Growing up in the Long Island suburbs of New York City during the ’50s and ’60s, I always loved taking the Long Island Railroad (LIRR) into The City around Christmas time. We would wander the streets looking at the tableaux in the department store windows, eat roasted chestnuts we purchased from street vendors, watch the ice skaters at Rockefeller Center, and see the latest scientific explanation for the Star of Bethlehem at the Hayden Planetarium. Even though The City had its usual hustle and bustle, with everyone determinedly walking the streets at a brisk pace, most people were smiling and seemed happy. It was a great experience.
Once I left for college in Baltimore, Christmas was pushed into the background. When I came home, usually my only excursion into the city was to use my parents’ subscription to see an opera at Lincoln Center with my sister. In my memory, it seems as if the LIRR workers were always threatening to strike that evening, so my sister and I would drive in, use the underground parking and drive home, not experiencing New York City at all.
After graduation, I did not pay much attention to Christmas until I married my first wife. I am Jewish, she is Christian, and her family were very big into lots of Christmas presents. This was alien and uncomfortable for me. As I was growing up, our Hanukkahs were fairly simple. Typically we would receive one large gift, a few small ones, and some treats. That was it, and that was enough. Now I was plunged into Christmas shopping and I didn’t like it. I didn’t like the crowds. I didn’t like the pressure. I didn’t like trying to think of many things to buy, and frankly, I was not comfortable receiving so much stuff. Well, this went on for about seven years. Though I was sad when the marriage ended, I remember being relieved when Christmas rolled around and the pressure was gone.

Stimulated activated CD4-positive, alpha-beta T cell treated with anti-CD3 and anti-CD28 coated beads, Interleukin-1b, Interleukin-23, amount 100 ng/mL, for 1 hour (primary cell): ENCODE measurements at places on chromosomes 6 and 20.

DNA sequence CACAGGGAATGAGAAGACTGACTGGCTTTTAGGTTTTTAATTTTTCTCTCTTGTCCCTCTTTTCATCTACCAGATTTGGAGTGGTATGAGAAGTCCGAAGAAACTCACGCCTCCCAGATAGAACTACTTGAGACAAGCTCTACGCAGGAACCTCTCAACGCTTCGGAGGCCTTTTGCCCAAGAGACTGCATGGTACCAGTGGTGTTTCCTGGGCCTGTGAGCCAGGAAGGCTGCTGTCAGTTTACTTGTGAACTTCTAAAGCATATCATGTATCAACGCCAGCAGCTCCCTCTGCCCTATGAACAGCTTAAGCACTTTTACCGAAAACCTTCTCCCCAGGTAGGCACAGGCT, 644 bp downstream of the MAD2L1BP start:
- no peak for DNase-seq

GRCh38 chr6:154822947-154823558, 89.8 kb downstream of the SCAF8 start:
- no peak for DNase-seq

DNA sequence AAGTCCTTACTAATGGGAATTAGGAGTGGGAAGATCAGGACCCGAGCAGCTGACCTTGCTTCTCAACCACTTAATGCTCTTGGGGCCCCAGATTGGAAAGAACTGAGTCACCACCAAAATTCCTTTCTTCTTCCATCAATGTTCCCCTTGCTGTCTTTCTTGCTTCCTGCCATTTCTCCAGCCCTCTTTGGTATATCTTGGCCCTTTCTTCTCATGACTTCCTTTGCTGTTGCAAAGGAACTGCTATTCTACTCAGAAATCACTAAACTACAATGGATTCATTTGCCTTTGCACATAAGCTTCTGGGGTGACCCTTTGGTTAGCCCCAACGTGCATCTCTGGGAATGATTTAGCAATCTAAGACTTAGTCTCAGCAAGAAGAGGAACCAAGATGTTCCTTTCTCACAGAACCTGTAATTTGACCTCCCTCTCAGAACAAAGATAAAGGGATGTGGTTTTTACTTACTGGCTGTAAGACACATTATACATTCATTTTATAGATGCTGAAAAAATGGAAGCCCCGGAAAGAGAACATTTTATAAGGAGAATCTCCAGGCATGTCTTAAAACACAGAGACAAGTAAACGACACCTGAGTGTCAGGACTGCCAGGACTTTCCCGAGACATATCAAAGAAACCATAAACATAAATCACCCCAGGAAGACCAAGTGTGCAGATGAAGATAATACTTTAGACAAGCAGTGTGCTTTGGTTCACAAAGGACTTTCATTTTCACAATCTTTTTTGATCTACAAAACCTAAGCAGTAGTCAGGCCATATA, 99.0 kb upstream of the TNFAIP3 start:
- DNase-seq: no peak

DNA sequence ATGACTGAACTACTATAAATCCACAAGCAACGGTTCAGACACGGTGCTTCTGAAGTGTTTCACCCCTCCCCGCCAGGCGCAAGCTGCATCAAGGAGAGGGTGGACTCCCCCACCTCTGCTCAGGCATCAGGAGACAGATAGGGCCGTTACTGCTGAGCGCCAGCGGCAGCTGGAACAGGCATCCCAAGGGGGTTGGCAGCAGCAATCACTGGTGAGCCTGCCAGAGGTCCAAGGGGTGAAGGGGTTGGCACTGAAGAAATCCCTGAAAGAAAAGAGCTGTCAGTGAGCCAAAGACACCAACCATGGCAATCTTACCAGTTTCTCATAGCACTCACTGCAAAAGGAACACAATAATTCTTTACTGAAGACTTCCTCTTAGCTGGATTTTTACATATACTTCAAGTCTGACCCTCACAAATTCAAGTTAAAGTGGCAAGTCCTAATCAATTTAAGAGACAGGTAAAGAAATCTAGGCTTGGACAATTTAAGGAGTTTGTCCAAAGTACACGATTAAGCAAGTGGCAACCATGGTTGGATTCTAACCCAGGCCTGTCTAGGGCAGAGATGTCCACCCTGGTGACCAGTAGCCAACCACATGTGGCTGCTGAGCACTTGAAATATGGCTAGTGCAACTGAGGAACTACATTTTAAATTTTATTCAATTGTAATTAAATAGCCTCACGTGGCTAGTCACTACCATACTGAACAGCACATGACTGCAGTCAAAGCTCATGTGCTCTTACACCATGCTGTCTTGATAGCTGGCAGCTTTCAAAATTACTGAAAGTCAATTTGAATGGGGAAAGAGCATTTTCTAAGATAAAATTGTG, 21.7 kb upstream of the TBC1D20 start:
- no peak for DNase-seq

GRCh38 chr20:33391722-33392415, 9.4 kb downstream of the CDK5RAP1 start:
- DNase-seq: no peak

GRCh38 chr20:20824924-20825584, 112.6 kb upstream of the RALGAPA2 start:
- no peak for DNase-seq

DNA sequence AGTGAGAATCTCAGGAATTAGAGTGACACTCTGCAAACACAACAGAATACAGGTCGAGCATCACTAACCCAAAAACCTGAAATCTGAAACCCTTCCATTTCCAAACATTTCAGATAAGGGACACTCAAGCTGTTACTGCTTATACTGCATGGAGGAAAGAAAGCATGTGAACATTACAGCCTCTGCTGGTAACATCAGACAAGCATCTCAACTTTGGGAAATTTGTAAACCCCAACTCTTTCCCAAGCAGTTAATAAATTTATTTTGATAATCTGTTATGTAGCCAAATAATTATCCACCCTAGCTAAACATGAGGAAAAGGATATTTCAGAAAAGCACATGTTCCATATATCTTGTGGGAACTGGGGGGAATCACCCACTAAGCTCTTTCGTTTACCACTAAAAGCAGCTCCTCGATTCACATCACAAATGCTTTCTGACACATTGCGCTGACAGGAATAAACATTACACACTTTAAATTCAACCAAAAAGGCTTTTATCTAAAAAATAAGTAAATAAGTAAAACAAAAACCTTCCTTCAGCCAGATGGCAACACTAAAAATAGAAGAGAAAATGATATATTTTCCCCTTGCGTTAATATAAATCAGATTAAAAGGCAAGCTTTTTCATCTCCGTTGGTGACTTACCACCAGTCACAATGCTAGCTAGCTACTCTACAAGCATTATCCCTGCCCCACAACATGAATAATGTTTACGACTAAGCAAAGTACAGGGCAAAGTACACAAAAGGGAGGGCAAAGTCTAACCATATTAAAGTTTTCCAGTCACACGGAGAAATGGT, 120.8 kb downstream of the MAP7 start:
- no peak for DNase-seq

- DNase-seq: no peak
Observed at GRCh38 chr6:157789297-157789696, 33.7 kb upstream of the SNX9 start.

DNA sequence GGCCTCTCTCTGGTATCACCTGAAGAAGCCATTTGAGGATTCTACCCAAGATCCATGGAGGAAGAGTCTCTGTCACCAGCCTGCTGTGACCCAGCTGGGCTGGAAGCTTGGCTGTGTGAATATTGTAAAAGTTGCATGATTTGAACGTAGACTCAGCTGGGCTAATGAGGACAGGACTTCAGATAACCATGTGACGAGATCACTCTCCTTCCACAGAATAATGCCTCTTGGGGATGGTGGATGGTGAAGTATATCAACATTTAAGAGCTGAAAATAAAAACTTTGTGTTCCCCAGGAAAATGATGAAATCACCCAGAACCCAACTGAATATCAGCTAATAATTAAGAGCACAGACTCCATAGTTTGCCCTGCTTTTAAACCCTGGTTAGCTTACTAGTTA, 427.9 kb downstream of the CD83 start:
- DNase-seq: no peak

After several years of ignoring Christmas and being a bit of a grump this time of year, I have gradually learned to once again love Christmas time. If I have to do any shopping, it is online, so no crowds, no pushing. Again, I see the happy faces, friendliness and good cheer all around me. I have now been married for many years to a Jewish woman and we do the traditional “Jewish Christmas,” i.e. a movie (or two) and Asian food (we have moved beyond only Chinese). If the weather is not too harsh, and neither one of us has a serious cold, we will take a walk in the woods prior to the movie.
One other thing I noticed between the movie and dinner this past Christmas Day was that, as we wondered around Bethesda, everything was closed, except for the movie theater and the Thai restaurant. That was nice. It is so rare these days that so many businesses close and give their employees the day off. Even though there was a chill wind blowing, there something warm and comforting about the quiet. It just seemed right.
My New Years resolution is to do more writing in 2015. So Happy Holidays and a Happy New Year, and I hope to be speaking to you soon.